“Nope,” each of them answered independently.

“That makes five of us,” Traw smirked. “Let's go.”

They advanced down the hallway, their tactical boots clinking against the metal grating on the floor. “Two more drops,” Moore reminded.

“Thanks, chief,” Sanchez sneered.

“Hey, I'm tryin' to help, jackass! So shut your trap,” Moore snapped.

“Enough,” Aveer scolded, his voice like a bass drum. There was a long silence that followed.

One by one they descended the ladder, each of them trying to lower their breathing rate after realizing that everyone else on the team could hear it over the communication link. After Clayton slipped down the last notch, they heard some sort of ominous squawk coming from down the dark hall. “You hear that?” Sanchez asked in a whisper. Their external speakers were not online, but he felt the need to whisper nonetheless.

A brief silence passed before anyone replied. They were all looking down the hallway, some left and some right. “Yeah, we heard it,” Traw answered, his voice low as well. “Sounds like a Nektro call.”

“You're our sniper, Traw,” Moore corrected. “You've been at the background. How would you know?”

“Fine, anybody else agree with me?” quipped Traw.

“Yeah, that sounds like Nektro,” Aveer confirmed. Clayton nodded, though he didn't say anything.

“Shoot at anything that moves,” Sanchez advised. “Ain't nothin' in this hellhole but enemies.”

“Let's just drop the payload and get outta here,” Traw concluded. “Gunnin' down those bastards is a number two priority.”

They made their way down the metal corridor, fingers on the triggers and eyes glued to the darkness ahead. Suddenly, they heard more squawks. “Movement?” Clayton asked, his eyes darting about.

“I...I got nothing,” Aveer answered, his machine gun at the ready. The squawks went back and forth like a volley, with two slightly distinct voices. One was deeper, while the other was more shrill.

Every man had his finger wrapped tightly around the trigger of his rifle. One of the Nektro crawled up the shaft, setting its rifle down as it propped itself up off the ladder. Without a second thought, Aveer opened fire with his machine gun. The Nektro guard flew back with the storm of bullets, punched by every round in its chest. As the men ran toward the shaft, the other guard slid down the ladder and fled the scene in the lower level.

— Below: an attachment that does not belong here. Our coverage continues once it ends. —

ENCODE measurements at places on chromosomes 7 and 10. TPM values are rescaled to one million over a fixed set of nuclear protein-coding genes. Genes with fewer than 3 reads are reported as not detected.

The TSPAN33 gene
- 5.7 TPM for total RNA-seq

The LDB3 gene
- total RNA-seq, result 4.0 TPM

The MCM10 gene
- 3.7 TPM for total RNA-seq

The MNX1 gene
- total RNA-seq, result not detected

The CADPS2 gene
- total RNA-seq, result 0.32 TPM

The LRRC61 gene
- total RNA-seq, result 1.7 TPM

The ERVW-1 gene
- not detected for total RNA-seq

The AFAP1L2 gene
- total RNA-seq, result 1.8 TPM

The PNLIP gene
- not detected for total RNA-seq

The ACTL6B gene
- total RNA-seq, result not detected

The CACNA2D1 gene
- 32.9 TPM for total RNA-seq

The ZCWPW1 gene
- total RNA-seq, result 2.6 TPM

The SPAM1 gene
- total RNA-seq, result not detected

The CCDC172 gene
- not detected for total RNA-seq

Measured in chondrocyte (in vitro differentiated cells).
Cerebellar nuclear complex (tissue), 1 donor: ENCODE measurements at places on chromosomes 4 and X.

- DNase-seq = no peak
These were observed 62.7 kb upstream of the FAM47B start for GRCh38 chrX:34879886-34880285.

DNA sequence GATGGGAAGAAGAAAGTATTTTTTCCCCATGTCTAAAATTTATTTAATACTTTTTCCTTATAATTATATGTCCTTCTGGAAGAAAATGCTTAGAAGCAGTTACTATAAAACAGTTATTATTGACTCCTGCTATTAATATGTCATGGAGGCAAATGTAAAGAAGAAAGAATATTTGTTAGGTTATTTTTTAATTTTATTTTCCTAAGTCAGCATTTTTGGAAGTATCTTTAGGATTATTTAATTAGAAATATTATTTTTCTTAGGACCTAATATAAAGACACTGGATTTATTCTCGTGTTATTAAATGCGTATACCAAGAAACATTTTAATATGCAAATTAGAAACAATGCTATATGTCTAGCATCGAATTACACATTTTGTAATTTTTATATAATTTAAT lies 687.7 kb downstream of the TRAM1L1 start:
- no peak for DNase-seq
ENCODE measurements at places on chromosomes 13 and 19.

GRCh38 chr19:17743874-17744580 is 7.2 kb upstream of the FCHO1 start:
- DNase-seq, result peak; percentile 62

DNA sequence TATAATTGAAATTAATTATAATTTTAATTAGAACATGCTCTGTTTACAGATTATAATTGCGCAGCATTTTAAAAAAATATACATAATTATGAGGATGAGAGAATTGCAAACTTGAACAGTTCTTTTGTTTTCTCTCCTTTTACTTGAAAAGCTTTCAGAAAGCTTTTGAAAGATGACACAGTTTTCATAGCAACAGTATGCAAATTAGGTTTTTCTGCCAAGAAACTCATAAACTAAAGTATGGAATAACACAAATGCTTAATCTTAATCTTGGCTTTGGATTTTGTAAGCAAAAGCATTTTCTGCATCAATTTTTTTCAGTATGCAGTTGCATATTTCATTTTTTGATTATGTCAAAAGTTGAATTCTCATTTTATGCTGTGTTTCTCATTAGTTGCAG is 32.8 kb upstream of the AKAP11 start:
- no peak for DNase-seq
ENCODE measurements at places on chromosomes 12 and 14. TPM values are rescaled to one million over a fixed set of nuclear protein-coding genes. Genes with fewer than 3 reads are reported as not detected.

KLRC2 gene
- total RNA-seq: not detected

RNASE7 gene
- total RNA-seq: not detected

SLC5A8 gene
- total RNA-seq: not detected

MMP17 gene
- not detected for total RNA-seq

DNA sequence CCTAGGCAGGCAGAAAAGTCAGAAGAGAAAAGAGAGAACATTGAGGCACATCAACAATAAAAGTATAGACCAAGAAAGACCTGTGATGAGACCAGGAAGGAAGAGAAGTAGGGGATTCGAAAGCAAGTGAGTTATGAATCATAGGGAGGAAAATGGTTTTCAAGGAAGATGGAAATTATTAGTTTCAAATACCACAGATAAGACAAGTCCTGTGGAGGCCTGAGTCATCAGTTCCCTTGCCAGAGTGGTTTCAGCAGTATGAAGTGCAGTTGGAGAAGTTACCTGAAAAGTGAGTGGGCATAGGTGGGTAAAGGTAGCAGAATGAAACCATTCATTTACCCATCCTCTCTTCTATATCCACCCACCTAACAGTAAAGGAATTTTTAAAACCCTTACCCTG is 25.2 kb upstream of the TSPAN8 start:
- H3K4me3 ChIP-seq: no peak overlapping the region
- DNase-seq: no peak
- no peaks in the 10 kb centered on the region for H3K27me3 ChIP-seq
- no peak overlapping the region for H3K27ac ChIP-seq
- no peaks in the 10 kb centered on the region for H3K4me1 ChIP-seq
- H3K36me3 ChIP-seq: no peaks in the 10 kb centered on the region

Sanchez leaped down the hole, eager to bring down the other guard. Though it was a full twelve feet, he landed without so much as a shock. Headlamp engaged, he glanced both ways as the others scuttled quickly down the hole. “Just jump, idiots!” Sanchez hollered. “These suits can take it!”

Moore dropped the rest of the distance and took aim from Sanchez' back “Find that little bastard before he pulls the alarm!” Traw yelled before jumping down. Sanchez and Moore started sprinting their opposite directions, scanning for Nektro movement. Then they heard the terrible sound of sirens blaring. Red lights flashed all through the hallways. “Dammit.”

Once they had all descended into the lower level, the Death Squad regrouped at the exit of the hatch. Aveer ran at the front of the group with his machine gun held at the ready and Moore at the back with his shotgun. They approached the second hatch without disturbance, and Moore slipped down the hole.

He landed with one hand pressed to the floor. He rose from a crouching position after scanning all about him. “Give us clearance,” Clayton reminded over the communicator link. Moore said nothing in reply.

“Katoi katoi!” a Nektro voice yelled over the sound of blaring sirens. From the darkness came blasts of energy, obviously from Nektro rifles. Moore sprinted toward the source of the gunfire, sending shotgun blasts into the shadows. He heard the pained cries of Nektro footsoldiers erupt and continued firing. Seven times he took direct shots to the chest, but he was unfazed, standing firm and delivering brutal shots to his enemies.

“Get down here!” he called over the sound of his own shotgun. Sanchez dropped through the hole next, his pistols firing upon his arrival. Three bullets hit Moore in the back, causing him to stumble forward. “What the hell?” Moore hollered, scrambling to his feet.

“Sorry, man,” Sanchez apologized, joining him while still firing at the enemies ahead. “Where are the rest of you boys?” he called up the hatch

“Coming,” Traw answered, irritation clear in his voice. “You wouldn't want a sniper, though, would you, Moore?”

“Better than nothin',” Moore replied, pressing forward. Lasers still fired from the darkness, zipping past their shoulders and over their heads. With a thud, Aveer landed on the floor, and the others knew to go behind him. Clayton scuttling down the last bars of the ladder, Aveer opened fire into the hallway, ensuring that any remaining Nektro would have the life blasted out of them. It took four short seconds until he lowered the hefty gun, the hallway ahead littered with bullet-ridden Nektro corpses.

“Holy shit,” Sanchez remarked, staring at the smoking end of Aveer's machine gun. “Remind me to stay on your good side.”

“I think I like this weapon,” commented Aveer, his toothy smile audible.